Yesterday I had the pleasure of walking down to the river for the first time in over a month. The sky was clear, swept with warm breezes, and the sunlight was brilliant but not taxing.
I feel immensely blessed to live near the banks of this river, and so I obligate myself to go there often. I started scolding myself for not visiting the river sooner–really, it has been over a month!– but then my Gentler Self reminded my critical self that it has been raining every day, often all day, for most of the summer. My critical self likes to forget these details so she can make me feel bad about myself. She’s such a bitch, but I’ve yet found a way to evict her from my head. So I just have to recognize when it’s her piping up so my Gentler Self can have her say. That way I can be happy while going to the river and sketching out this scene of a maple tree leaning hard over the fast waters. If it weren’t for my Gentler Self I’d berate myself the whole time. Notice that I gave my critical self an insult by not capitalizing her name. Writer’s Revenge.
I may sound like I’ve got multiple personalities. Maybe so. But really I think we all have some aspect of ourselves constantly on the critical war path against our deepest, truest selves . It is highly beneficial to label the critical voice and put a little distance between ourselves, and our happiness, and these relentless scissor-wielding naysayers. Watch out. They will cut you.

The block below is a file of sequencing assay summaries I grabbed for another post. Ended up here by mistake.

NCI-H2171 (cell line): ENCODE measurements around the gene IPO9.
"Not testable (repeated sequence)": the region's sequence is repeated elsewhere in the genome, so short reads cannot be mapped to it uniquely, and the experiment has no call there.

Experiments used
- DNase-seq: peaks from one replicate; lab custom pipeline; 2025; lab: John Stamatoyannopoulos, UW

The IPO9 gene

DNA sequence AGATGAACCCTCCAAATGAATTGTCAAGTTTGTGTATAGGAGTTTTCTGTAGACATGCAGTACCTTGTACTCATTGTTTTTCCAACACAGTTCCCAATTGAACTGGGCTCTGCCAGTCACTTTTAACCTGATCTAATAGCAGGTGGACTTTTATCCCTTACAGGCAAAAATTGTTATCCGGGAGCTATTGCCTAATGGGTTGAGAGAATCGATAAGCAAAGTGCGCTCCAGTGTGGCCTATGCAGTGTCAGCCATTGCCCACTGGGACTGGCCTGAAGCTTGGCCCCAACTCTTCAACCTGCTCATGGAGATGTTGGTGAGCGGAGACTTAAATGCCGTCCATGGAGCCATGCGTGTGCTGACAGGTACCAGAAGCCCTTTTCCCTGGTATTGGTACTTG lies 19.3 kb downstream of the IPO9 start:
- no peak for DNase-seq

And the truth is, it hasn’t been a month since I’ve been to the river. It’s been a month since I’ve been to “my” part of the river. Last week I met my friend at night and we slipped down to a sandy riverbank and submerged ourselves in the ridiculously cold waters while the moonlight bathed the mist and the trees stood dark as giants by the riverside. Their crowns were illumined by the moon, and their shadowy arms held all manner of forest secrets. We carried one small candle flame that licked at the wet darkness in the sand. We laughed and dared to plunge our warm bodies in the very cold, fast water that gurgled and leapt in tiny waves from its banks. It was exhilarating.
I’m pretty sure now, as I right this, that one of the keys to living a happy life is keeping that critical voice quiet. It isn’t about money, or recognition, but about living life in a way that engages our bodies with the mysteries and pleasures of being alive. That is, at least, the answer that has bubbled through in my writing this morning. I’d like to test that theory. I’m leaving on vacation tomorrow. That’s the perfect time to test such a wild happiness theory. I’ll live the next two weeks in a way that engages my body with the mysteries and pleasures of being alive. And see what happens. Maybe I’ll have to rewrite a better happiness theory, or maybe I’ve stumbled on my best one yet.